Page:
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This One Truth About Imposter Syndrome Will Set You Free

This One Truth About Imposter Syndrome Will Set You Free

When it comes to workplace stereotypes there are plenty to choose from, but have you noticed how many you are unintentionally applying to yourself and the people around you?

The stereotype of the ideal leader in the twentieth century was that of an extrovert, outspoken, well-educated male. This leadership hangover is still being dealt with now, but with recent shifts towards diversity and equity, we are recognising and supporting more and more a culture of inclusion.

However, it’s also clear that many harmful stereotypes are being perpetuated; it’s time to wake up to what they might be for you and release them, so that you can take your career further faster.

The truth about imposter syndrome  

For example,  imposter syndrome (the feeling of not being good enough or of being a fraud), is more often attributed to women than to men. Women are also often deemed to be less confident; both of those labels are likely weighing you down and slowing your career progress.

It’s useful to note that the phrase imposter syndrome used to be called The Imposter Phenomenon in High Achieving Women* and originated from a study in 1978 that involved 150 participants (not statistically significant). Whilst it concluded that its subjects did not experience an internal sense of success and felt that their achievements were largely attributable to luck, that doesn’t mean it’s applicable to every woman (and it’s unhelpful to believe that it is).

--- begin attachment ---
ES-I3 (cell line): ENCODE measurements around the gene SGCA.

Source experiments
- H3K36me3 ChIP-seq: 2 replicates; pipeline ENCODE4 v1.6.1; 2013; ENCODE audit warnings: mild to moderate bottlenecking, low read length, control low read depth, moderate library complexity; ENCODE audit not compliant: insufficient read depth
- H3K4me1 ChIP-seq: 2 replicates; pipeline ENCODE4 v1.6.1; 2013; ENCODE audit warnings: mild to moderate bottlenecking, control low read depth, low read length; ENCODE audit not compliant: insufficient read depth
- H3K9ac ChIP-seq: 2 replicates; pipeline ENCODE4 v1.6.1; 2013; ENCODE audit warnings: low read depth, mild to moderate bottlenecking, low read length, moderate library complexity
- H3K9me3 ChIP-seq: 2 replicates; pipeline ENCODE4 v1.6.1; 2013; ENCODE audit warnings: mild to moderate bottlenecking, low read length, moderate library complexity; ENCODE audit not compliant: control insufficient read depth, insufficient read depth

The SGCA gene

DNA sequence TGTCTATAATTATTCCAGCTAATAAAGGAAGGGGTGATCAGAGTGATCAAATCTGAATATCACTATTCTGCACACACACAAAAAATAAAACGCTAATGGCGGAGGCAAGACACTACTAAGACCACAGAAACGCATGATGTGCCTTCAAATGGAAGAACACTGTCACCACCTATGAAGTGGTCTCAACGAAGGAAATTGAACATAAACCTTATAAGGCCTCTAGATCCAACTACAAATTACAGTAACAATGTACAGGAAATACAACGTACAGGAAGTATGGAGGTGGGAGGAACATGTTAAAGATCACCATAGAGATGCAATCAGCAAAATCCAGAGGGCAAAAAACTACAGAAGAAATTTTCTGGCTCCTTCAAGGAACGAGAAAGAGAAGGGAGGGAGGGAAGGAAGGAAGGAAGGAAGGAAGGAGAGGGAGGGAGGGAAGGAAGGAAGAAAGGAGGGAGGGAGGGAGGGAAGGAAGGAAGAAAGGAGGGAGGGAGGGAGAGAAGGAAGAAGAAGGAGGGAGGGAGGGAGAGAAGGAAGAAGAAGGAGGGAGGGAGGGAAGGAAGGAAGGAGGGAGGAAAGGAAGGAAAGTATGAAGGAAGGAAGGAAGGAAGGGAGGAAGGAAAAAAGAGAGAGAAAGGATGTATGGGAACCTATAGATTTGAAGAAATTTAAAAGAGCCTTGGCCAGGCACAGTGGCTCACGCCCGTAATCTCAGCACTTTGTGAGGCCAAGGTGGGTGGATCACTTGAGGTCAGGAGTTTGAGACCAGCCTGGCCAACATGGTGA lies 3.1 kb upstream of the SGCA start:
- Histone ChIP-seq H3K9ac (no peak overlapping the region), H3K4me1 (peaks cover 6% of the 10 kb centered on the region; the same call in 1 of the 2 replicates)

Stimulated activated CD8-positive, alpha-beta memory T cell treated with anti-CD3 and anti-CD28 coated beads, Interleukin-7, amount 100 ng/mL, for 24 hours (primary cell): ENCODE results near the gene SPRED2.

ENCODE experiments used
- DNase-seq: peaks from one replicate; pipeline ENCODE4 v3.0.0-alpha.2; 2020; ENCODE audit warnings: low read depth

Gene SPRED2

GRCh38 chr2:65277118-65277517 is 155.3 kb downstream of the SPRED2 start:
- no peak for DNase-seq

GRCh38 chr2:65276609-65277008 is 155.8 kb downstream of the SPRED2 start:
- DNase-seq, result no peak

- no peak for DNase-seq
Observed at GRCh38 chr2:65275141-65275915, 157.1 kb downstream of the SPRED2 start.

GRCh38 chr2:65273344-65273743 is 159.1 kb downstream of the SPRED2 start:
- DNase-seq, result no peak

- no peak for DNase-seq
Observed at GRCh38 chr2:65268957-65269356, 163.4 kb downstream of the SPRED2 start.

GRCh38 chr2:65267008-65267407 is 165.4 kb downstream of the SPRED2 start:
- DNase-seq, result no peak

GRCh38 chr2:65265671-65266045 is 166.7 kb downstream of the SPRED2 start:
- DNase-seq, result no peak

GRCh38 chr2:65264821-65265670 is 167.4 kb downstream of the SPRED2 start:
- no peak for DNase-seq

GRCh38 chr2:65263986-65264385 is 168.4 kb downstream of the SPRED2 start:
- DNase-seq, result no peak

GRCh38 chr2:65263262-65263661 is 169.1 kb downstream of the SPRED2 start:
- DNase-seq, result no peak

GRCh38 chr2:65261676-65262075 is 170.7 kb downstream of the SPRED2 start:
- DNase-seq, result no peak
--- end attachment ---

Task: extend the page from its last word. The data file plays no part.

Scrutinising the evidence

There’s a saying that you get more of what you focus on, and if you keep looking for evidence that you aren’t good enough or lack confidence you’ll find it, but that doesn’t mean it’s true.

When I worked in financial services, I repeatedly heard male colleagues talk about how their weaknesses would be “found out one day.” The vast majority of these men would be considered to have privilege behind them (good education and upbringing), but they still doubted their capabilities.